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Ian Masters Interview

From Ian Masters Interview

April 3rd, 2005

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Statement from Dr. Michael Ledeen:

From Ian Masters Archives

I have absolutely no connection to the Niger documents, have never even seen them. I did not work on them, never handled them, know virtually nothing about them, don't think I ever wrote or said anything about the subject. I have left a voice mail for Cannistraro suggesting he should apologize and retract right away. I think you should get back to him and ask him if he didn't just make it up, or was repeating gossip. There can be no credible evidence for the claim, and you will not wish to be associated with it, I'm sure.

And you should also notice that you and Cannistraro have misspelled the acronym for the Italian Military Intelligence Service. It's SISMI not SISME. A good Italian like Cannistraro should at least know that!

Michael Ledeen



Interview with Ian Masters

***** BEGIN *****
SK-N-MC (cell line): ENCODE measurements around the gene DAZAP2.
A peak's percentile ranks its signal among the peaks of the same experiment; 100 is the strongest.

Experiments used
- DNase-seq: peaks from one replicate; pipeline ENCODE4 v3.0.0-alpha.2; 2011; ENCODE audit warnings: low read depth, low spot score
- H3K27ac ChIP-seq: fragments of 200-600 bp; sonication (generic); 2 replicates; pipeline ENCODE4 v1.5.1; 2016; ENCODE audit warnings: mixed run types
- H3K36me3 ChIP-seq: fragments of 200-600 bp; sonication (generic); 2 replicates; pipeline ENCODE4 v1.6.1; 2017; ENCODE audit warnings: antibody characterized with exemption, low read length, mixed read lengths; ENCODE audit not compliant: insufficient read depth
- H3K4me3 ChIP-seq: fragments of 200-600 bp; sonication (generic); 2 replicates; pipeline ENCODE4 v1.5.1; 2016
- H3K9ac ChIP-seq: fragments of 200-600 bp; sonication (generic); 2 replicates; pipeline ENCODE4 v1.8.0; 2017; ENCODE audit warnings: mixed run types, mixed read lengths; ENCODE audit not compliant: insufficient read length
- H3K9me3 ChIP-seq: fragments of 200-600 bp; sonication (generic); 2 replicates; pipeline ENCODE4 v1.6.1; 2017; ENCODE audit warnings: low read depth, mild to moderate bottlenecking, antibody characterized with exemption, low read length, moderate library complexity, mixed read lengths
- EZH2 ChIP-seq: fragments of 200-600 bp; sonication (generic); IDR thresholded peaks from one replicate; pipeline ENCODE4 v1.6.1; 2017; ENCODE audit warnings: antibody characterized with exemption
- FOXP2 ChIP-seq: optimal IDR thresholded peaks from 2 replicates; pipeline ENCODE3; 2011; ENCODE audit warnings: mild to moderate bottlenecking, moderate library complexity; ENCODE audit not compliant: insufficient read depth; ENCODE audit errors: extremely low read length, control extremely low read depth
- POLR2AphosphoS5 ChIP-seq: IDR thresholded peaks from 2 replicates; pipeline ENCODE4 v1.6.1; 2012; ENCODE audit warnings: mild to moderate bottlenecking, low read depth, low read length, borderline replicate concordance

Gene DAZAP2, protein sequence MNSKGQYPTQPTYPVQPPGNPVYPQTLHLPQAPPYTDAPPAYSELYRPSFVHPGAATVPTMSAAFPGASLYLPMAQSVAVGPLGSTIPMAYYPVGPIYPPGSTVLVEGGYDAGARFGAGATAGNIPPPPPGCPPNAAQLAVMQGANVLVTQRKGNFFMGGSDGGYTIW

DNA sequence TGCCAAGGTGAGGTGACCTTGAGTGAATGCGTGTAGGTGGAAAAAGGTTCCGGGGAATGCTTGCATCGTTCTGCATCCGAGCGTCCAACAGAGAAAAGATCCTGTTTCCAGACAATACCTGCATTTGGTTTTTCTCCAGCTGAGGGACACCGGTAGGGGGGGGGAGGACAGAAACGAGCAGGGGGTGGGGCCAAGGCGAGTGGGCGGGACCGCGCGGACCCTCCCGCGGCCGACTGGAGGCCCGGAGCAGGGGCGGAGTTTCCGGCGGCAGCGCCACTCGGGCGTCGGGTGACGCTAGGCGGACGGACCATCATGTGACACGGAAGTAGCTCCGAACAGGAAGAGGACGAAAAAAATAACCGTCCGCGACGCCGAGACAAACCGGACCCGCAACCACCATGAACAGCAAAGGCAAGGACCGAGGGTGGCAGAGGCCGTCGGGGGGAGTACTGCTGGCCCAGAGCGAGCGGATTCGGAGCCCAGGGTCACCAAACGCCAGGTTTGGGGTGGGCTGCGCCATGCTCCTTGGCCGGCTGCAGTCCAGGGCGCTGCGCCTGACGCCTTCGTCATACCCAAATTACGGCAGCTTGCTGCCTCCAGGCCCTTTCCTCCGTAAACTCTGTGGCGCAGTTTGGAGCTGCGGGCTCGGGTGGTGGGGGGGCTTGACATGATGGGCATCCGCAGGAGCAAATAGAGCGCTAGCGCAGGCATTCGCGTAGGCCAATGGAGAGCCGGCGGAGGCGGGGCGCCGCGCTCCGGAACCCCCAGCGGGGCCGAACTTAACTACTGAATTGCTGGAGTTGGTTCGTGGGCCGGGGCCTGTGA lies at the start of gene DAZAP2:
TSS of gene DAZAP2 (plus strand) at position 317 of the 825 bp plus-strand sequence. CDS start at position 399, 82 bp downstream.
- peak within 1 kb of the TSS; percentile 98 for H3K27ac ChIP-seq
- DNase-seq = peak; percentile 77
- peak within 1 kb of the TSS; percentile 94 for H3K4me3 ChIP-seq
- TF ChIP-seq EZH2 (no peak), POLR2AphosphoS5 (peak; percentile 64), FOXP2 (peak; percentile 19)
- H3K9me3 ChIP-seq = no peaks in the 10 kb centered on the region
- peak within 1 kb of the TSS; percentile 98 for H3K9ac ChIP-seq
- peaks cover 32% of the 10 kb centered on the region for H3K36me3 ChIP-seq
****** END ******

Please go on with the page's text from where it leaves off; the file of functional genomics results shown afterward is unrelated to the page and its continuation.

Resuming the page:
Vincent Cannistraro, a senior and experienced former CIA official, spoke with Ian Masters about the recent Bush-authorized Silberman-Robb Commission report which places blame for "intelligence failures" on the nation's intelligence services, particularly the CIA. Some newspapers, including the Los Angeles Times and the New York Times, have printed some sharply contrary accounts, however, which stated that intelligence officers actively tried to warn top officials that their primary source for WMD information and the Iraqi threat information was extremely dubious. This source, code-named "Curveball," (who is related to the now-disgraced Iraqi National Congress head, Ahmed Chalabi) was considered by many in the CIA to be unreliable at best and mentally ill at worst. The charge has been made, by counter-terrorism official Richard Clarke and others, that the Bush administration demanded that intelligence be provided to suit their prior intention to strike Iraq. Former CIA Director George Tenet, to whom Bush awarded the Medal of Freedom--the nation's top civilian medal (after what has been called by many the "worst intelligence failure in American history")--has strenuously disputed the reports that said "warnings" were given by intelligence officers to top officials. To sort out the reality from the hype, Ian Masters interviewed an intelligence expert whose long experience and authority in clandestine operations of the CIA is likely unexcelled--Vincent Cannistraro. In the course of this interview, Cannistraro makes the powerful charge that the famous forged Niger documents, cited by President George W. Bush in his State of the Union address in January 2003, as proof of Saddam's nuclear intentions, and used in part as justification for the subsequent invasion of Iraq, were not forged in Italy as had been previously suspected, but were fabricated in the United States. When asked by Ian Masters if he would state the person or persons who actually perpetrated the forgery, Cannistraro declined. Masters presses, proffering "If I were to say the name 'Michael Ledeen' to you, what would you say?" Canistraro responds with "you're very close." Dr. Ledeen is a well-known Washington national security operative, having been fired from the Reagan National Security Council and as a figure in the Iran-Contra scandal. Described by the BBC as an "ultra neo-conservative," he enjoys close ties to the Vice President's office and in the Pentagon. He has extensive connections in Italy. Further background: The Niger forgery, described as "obvious" and "amateurish" by Mohammed al-Baradei, the Director-General of the International Atomic Energy Agency, was revealed as a forgery by an investigation conducted by the IAEA. The forged Niger documents emerged originally in Italy, passed to a reporter at the Italian Panorama magazine (owned by Italian Prime Minister Silvio Berlusconi) by an Italian arms-dealer and businessman, with ties to Iran-Contra figure Manucer Gorbanifar. Former Ambassador Joseph Wilson, who, at the behest of Vice President Cheney, investigated the alleged Iraq-Niger tie implied in the documents--prior to the January State of the Union address, concluded that their contents were false (although he did not state that they were forgeries). After Wilson saw that Bush had used the false information contained in the documents in the 2003 State of the Union, he wrote an Op-Ed, published in the New York Times, stating that Bush's SOTU Niger allegations were non-credible. Later, apparently in retaliation, Wilson's wife Valerie Plame, who was operating as a CIA agent working in anti-nuclear-proliferation efforts, had her agent-cover blown by journalist Robert Novak. Novak publicly reported information given to him by "someone in the White House," which made Plame's career in which she was working to stop the spread of nuclear weapons untenable, as well as compromising the personal safety and security of her and others with whom she worked. An investigation of the Plame matter continues, conducted by Special Counsel Patrick Fitzgerald, with no conclusion yet announced. At this point, no civil suit have been filed in the case. The "pre-emptive" Iraq war continues apace with its historic consequences, justified initially in part, by documents forged in the United States, according to Cannistraro.



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